Synopses & Reviews
The uniqueness of Japanese culture rests on the fact that, throughout its history, Japan has continually taken, adapted, and transformed diverse influences from Korea, China, the South Seas, Europe, and the Americas into distinct traditions of its own. Extensively revised, updated, and expanded since its first publication, this authoritative survey of the arts of Japan from the prehistoric period to the present brings together the results of the most recent research on the subject. Profusely illustrated with examples from all the arts--painting, calligraphy, the decorative arts, and architecture--and with a wide-ranging bibliography, addresses itself equally to those who come to the subject for the first time and to the student. It is a concise overview of a fascinating and perplexing culture in which interest has never been greater than it is today.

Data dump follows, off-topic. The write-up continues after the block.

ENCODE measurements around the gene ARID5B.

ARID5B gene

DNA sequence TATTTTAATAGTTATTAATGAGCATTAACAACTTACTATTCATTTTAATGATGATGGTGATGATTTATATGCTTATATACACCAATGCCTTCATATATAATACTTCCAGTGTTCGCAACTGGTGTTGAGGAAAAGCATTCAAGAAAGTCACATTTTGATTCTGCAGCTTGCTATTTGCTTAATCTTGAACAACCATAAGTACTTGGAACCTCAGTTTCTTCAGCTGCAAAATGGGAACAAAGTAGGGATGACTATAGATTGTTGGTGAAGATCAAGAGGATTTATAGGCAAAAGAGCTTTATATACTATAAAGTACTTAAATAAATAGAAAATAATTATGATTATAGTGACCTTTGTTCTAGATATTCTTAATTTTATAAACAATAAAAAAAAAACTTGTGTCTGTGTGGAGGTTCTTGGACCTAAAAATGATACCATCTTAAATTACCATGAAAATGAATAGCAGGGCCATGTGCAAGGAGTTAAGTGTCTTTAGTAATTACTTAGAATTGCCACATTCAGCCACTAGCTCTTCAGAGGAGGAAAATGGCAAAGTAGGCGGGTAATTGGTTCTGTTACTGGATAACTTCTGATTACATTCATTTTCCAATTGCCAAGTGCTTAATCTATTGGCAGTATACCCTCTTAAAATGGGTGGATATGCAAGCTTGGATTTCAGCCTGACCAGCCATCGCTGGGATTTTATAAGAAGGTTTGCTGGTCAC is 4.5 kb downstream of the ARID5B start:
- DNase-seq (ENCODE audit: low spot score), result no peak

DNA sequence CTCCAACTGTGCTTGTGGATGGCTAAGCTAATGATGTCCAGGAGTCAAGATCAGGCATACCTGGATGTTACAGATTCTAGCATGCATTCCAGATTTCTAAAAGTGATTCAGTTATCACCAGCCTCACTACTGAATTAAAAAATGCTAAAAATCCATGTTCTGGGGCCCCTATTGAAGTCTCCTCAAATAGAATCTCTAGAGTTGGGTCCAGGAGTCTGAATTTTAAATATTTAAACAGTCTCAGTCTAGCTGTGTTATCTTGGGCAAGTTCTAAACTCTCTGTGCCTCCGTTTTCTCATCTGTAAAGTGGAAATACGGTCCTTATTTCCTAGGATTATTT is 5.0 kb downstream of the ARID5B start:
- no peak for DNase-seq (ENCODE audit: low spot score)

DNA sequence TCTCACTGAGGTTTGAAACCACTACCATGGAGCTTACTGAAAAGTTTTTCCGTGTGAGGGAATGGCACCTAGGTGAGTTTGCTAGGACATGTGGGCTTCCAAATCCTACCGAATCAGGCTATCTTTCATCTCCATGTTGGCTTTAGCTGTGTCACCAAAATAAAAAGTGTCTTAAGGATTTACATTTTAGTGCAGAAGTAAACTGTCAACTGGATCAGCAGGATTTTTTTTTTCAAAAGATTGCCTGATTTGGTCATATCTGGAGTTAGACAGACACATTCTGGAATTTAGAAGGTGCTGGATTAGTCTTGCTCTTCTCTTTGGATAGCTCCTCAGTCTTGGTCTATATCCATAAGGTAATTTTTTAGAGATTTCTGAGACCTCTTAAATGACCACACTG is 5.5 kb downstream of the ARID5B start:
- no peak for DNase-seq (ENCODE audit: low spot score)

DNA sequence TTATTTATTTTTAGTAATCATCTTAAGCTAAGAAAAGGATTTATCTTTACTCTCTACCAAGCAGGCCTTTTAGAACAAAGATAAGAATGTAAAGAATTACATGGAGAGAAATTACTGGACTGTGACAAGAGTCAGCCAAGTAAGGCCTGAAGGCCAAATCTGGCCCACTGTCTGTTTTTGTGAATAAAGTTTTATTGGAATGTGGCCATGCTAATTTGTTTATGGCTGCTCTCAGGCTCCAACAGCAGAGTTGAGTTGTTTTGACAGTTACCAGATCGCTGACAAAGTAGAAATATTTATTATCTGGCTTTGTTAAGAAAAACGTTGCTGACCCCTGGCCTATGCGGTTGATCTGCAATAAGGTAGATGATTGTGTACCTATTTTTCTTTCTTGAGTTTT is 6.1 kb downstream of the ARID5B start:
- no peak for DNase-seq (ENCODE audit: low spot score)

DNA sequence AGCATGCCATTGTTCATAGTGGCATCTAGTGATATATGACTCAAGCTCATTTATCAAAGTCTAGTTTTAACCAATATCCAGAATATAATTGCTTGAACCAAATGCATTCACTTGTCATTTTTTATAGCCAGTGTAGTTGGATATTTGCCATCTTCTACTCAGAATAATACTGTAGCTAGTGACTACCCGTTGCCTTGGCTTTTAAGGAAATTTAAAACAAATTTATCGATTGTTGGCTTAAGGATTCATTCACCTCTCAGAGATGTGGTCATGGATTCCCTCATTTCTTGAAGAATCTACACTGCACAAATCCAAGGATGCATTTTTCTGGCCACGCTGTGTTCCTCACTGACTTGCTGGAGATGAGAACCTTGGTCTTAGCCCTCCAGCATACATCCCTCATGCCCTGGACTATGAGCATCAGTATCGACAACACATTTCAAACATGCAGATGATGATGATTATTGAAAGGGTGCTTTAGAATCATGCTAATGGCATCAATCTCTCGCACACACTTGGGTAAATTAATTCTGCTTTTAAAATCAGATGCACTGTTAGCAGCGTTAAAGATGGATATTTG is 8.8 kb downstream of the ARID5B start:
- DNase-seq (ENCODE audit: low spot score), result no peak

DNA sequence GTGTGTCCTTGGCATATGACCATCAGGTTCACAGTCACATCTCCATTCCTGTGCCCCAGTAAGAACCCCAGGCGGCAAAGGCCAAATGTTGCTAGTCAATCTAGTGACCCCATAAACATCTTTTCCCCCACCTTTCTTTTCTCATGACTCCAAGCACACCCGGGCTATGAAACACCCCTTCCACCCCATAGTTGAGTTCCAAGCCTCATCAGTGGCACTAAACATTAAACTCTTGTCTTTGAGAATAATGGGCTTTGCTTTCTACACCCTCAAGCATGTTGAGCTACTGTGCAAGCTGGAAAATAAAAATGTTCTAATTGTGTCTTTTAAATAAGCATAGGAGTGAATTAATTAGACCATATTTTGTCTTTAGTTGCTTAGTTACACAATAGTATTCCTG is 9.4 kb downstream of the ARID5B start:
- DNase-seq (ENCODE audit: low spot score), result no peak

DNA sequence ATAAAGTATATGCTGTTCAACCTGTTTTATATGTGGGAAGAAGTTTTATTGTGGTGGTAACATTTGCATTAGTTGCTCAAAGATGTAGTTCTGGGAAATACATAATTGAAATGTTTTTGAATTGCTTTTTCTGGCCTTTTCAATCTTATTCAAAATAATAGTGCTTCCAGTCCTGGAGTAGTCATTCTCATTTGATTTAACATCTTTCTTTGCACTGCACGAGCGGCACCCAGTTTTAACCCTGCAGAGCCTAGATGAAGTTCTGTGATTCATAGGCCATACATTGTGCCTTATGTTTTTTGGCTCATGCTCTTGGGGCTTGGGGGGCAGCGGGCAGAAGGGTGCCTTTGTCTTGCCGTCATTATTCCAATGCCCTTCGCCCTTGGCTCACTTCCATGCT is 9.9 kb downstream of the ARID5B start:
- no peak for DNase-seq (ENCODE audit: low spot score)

Extensively revised and updated, this authoritative survey of the arts of Japan, from the prehistoric period to the present, brings together the most recent research on the subject. 164 illustrations, 48 in color.
A concise overview of a fascinating but perplexing culture, from the prehistoric period to the present, bringing together the results of recent research. It addresses itself equally to those who come to Japanese art for the first time and to the student.
"A long-needed presentation of Japanese art that concisely offers inclusive coverage from prehistoric times to the twentieth century."--
Bibliography. Includes index.
About the Author
Joan Stanley-Baker earned her doctorate in Chinese art history from the University of Oxford. Her previous books include The Transmission of Chinese Idealist Painting to Japan and Old Masters Repainted: Wu Zhen (1280-1354) Prime Objects and Accretions.